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Projects Are Falling at Lincoln Lake

Raboutou and Woods repeat “Insomniac” (V16); Puccio does “We Can Build You” (V14) twice in a row; Ruana FA's his "hardest yet"

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Send temps have descended upon the Colorado alpine—and hard climbs are starting to go down. Last week, Shawn Raboutou made the long-awaited second ascent of Drew Ruana’s Insomniac at Lincoln Lake—a feat that Daniel Woods, who’d worked the line off and on through the hot summer, replicated on Tuesday. Then Alex Puccio sent her summer project, We Can Build You—twice. And last month Drew Ruana did what may be his hardest boulder to date.

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We Can Build You

Alex Puccio started trying We Can Build You this summer, but “didn’t take it that seriously in the beginning.” 

“I was really just playing on it, trying it in sections so I could slowly figure out my beta.” She made sure to take days off of it to work on other climbs and repeatedly tried it “either second day on or having already done another boulder that day in the V10 to V12 range.” (As a result of this tactic, her other sends from Lincoln Lake this summer include Dismantling the Enemy, V12, The Overcling Traverse, V12, Phobos, V11, and Tattooed Teardrops, V10.) After perfecting her beta through the summer, however, Puccio climbed the boulder from the third move to the top multiple times over the course of two sessions. “That’s when I decided I should start making more of an effort.”

On her final session, the first time she tried the boulder fresh, she sent—and then sent again. Intending to re-climb sections of it to get better footage, she ended up taking it all the way. “It’s funny,” she told 8a.nu, “when you take the pressure away from your mind how much different things can feel.”

Puccio has been one of the world’ premier boulderers for more than a decade–and at 33 is only getting stronger. She says her training is pretty basic: She supplements her outdoor session with two or three gym days per week and is “working more on being consistent as well as listening to my body VERY closely. I still have some older injuries that flare up from time to time. Doing PT exercises and staying on top of strengthening the ‘weaker’ parts of my body help me stay healthier so that I can push myself harder and continue getting stronger as I get older.”

In addition to climbing and training, Puccio now runs a personal training company with her husband, Robin O’Leary. They specialize in designing fully remote personalized training programs for clients ranging from beginners to professionals. “I also love helping people tackle the mental side of climbing and performing,” Puccio noted. “Climbing is very physical, but the mental part of climbing is just as important, and since it’s not as obvious it tends to be one of the harder aspects to work on.”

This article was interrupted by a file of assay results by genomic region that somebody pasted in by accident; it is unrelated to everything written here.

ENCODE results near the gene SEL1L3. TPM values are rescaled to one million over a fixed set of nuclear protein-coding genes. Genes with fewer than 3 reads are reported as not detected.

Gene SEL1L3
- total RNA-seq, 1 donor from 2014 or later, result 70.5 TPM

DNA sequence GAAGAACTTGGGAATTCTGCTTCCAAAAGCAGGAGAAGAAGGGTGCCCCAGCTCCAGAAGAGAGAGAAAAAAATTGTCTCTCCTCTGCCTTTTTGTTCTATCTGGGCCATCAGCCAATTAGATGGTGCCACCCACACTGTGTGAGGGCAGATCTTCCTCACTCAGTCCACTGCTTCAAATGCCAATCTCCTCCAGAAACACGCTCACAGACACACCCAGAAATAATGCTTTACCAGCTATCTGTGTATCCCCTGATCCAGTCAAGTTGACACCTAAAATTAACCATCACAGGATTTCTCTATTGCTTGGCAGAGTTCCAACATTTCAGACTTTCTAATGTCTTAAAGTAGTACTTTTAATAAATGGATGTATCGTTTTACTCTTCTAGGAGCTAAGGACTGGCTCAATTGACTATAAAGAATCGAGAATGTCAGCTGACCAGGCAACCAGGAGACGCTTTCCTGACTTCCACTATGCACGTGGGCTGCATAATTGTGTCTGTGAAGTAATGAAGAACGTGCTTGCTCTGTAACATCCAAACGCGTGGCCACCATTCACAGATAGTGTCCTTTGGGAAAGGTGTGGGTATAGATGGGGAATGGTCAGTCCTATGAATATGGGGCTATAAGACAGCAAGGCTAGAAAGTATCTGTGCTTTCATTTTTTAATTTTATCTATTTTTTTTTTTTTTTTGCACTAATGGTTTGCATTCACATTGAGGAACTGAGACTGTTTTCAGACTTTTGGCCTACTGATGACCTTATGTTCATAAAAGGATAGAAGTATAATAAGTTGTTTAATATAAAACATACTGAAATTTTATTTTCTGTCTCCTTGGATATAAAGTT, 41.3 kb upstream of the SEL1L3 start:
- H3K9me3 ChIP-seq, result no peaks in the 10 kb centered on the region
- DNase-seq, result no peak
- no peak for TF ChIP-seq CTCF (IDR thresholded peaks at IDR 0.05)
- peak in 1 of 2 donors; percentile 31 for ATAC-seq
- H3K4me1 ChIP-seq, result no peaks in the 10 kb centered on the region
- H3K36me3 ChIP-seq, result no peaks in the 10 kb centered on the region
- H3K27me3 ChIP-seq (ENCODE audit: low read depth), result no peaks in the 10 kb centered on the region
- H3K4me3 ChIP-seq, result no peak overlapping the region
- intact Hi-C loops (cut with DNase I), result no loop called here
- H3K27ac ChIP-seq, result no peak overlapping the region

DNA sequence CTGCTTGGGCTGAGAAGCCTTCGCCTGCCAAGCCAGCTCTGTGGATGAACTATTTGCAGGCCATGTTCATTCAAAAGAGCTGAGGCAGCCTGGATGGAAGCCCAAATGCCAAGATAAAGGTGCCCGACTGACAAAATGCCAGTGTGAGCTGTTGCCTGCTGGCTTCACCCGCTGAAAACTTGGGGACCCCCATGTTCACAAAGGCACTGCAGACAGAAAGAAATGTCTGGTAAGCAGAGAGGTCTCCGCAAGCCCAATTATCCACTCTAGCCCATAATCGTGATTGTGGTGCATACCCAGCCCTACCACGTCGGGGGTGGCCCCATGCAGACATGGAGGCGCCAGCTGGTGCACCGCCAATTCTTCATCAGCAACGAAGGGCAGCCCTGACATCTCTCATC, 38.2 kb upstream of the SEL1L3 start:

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Insomniac 

Insomniac tackles the eight-move V13 opening sequence of Jimmy Webb’s Wheel of Wolvo into the starting jug of Dave Graham’s We Can Build You. “The first section is the most physically demanding part, sapping a lot of power before the end,” Ruana wrote on Instagram after making the first ascent in July 2021, “The second half is a power endurance nightmare, making for a 30-move frenzy of hard moves with a heartbreaker at the end. I think I put around 10 days of effort with probably 20 falls near the end from various starts.”

Since Ruana established it last year, Insomniac has repelled efforts by some of America’s strongest climbers, including Matt Fultz, who popped a pulley on it last October, and Taylor McNeil, who joined the V16 club last spring. Raboutou’s repeat last week involved an on-brand no-hands kneebar and was followed up by the off-brand release of a timely little Instagram video:

Woods’ process on the climb was, in some ways, more than a decade in the making. He sent the second half of the climb, We Can Build You, in 2010, and did the first part of the boulder into two different exits—Wheel of Wolvo (V14/15) and Delirium (V15)—in 2014. But, as he noted on Instagram earlier this year, “this connection [Insomniac] was the main prize. [But back then] I wasn’t at the level though to send it. Since then my vision and confidence as a climber has dramatically improved. The connection is possible. I love that about climbing.”

Writing on Instagram after the send, he noted that “back in the day this line seemed very futuristic. The original way of doing We Can Build You (2nd part) was way more powerful and low percentage. The new heel hook beta makes the crux high percentage, thus making the full connection seem probable. We originally thought We Can Build You was hard 14 but now it feels more like hard 13. Insomniac is on the cusp of 15/16, but do feel like it is harder than most 15s I’ve done in this style. Insomniac is a daunting task to take on.”

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Distortion

Drew Ruana, meanwhile, hasn’t been sitting idly by. Last month, he put down what may be Lincoln Cave’s hardest link yet: Distortion (V16). 

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